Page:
Immigration focus of NAHJ 24 annual convention
Posted by Elena del Valle on June 29, 2006
Lunch panelists Ray Suarez, Rev. David Beckmann, Lou Dobbs, Jorge Castañeda, and The Honorable Bill Richardson
Photos: Elena del Valle and Melissa Gonzalez
The National Association of Hispanic Journalists (NAHJ) hosted its 24th annual Convention and Media Career Expo in Fort Lauderdale, Florida recently. More than 1,400 print, broadcast and online media representatives from across the country attended eighty workshops and seminars and took advantage of networking opportunities during the four days of the event.
Several of the presentations, including a day long workshop and a luncheon, one of the events with the highest attendance, focused on immigration issues. Ray Suarez moderated “The Great American Immigration Debate” with panelists Rev. David Beckmann, president, Bread for the World; Lou Dobbs, anchor and managing editor CNN’s Lou Dobbs Tonight; Jorge Castañeda, professor New York University, and The Honorable Bill Richardson, governor, New Mexico.
There were sessions in English and Spanish on dealing with stress, changes in media, photojournalism, and even the downfalls of using Spanglish, a blending of English and Spanish. Speakers and panelists ranged from network executives to newspaper columnists. Maria Elena Salinas, an Emmy-award winning anchor of Noticiero Univision, and Henry Alfaro, a newscaster and founding member of the California Chicano News Media Association, were inducted into the NAHJ Hall of Fame.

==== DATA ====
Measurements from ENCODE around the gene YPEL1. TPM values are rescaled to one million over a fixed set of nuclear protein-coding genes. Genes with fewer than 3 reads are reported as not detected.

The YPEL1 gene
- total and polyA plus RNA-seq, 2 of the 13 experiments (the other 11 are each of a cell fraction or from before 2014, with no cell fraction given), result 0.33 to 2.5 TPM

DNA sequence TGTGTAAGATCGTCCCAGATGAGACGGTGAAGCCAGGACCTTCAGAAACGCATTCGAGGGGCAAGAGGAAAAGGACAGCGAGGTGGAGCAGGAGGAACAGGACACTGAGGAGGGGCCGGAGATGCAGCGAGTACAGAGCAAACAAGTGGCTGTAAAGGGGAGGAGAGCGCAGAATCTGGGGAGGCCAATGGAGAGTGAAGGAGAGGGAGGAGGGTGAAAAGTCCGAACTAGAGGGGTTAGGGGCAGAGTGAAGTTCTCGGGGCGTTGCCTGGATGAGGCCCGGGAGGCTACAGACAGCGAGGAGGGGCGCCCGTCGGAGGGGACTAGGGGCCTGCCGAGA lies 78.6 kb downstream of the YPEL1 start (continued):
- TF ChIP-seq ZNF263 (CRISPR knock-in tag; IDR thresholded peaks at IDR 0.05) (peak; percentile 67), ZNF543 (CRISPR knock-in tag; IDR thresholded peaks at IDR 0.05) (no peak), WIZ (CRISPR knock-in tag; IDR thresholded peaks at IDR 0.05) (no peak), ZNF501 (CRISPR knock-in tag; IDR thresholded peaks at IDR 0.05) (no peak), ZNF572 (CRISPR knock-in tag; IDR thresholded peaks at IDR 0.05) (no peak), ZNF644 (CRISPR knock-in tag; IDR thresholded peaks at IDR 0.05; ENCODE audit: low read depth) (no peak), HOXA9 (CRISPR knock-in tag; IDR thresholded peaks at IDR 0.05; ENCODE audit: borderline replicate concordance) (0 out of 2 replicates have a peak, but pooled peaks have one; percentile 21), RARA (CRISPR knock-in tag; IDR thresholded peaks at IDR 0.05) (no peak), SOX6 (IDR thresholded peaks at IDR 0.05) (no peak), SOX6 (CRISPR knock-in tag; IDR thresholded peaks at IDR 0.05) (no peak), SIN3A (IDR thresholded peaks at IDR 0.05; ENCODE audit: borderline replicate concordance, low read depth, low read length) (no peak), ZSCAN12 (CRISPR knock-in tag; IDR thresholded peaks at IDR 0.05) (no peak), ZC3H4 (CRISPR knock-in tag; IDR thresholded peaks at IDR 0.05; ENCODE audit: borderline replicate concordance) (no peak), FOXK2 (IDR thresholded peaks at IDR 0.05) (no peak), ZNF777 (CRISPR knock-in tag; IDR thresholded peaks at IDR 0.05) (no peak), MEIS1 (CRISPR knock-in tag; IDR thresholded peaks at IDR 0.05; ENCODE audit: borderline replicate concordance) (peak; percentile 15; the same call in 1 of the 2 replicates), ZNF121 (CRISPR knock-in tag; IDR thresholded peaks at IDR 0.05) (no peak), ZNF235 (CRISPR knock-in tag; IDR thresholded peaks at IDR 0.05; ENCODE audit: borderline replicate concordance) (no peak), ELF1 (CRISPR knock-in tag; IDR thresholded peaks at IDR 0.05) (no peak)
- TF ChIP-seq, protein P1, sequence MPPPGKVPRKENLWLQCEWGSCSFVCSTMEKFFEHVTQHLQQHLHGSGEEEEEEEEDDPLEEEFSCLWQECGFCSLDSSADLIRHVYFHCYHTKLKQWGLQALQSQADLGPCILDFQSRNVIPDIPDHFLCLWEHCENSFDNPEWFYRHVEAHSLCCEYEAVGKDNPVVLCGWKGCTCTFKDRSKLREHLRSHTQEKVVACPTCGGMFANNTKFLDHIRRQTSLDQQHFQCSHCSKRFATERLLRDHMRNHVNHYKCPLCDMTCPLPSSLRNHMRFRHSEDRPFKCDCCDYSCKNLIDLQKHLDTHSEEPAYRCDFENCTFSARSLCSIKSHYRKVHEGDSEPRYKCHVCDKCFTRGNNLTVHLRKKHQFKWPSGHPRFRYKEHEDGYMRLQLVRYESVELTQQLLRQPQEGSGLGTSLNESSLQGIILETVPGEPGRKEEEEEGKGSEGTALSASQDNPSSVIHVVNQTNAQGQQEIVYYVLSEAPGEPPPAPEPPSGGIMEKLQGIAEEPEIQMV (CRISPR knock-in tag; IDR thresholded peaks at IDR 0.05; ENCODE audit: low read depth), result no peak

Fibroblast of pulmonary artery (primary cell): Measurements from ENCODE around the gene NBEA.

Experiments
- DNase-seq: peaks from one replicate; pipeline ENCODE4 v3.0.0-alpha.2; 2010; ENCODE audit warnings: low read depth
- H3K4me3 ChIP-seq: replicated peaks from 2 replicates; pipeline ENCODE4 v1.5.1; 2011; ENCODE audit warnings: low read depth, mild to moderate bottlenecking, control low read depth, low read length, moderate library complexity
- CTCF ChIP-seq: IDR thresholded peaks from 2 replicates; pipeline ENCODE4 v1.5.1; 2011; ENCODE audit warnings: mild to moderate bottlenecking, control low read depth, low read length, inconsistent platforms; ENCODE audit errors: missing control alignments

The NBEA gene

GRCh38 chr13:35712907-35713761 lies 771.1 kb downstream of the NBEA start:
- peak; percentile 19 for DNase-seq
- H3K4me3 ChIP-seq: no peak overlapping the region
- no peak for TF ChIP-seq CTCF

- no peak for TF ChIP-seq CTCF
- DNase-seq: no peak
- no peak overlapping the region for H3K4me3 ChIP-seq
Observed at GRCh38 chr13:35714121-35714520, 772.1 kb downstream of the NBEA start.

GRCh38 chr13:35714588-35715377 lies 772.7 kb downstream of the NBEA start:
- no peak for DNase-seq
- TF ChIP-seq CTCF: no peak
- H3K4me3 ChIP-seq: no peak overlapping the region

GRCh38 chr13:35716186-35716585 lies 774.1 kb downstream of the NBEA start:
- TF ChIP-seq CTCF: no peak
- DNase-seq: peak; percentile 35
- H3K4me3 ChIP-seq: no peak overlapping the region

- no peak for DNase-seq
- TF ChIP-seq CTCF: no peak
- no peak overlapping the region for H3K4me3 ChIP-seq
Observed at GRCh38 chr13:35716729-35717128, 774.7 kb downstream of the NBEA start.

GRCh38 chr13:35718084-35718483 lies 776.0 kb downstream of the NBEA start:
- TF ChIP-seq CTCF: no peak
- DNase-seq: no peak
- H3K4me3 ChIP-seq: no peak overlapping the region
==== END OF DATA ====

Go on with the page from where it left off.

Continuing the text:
Maria Elena Salinas
Immigration reform was a constant theme throughout the Convention. Sometimes with so much emphasis the topic took over the seminar. This was the case in “Missing the Mark: Newsroom Diversity In a Time of Latino Activism” where Chicano activist Juan Jose Gutierrez called immigrant workers modern day slaves.
Panelists of the all-day workshop “Immigration-A Hand’s on Workshop for Better Coverage in Your Community”
A controversial interview took place via satellite with Ricardo Alarcon the president of the Cuban National Assembly. Among the topics discussed was the treatment of journalists in the communist nation.
The convention included a Media Career Expo where sponsors had booth space. Media represented in the exhibit space included South Florida newspapers the Sun Sentinel and The Miami Herald as well as national media such as ESPN and National Public Radio. — Melissa Gonzalez contributed to this article.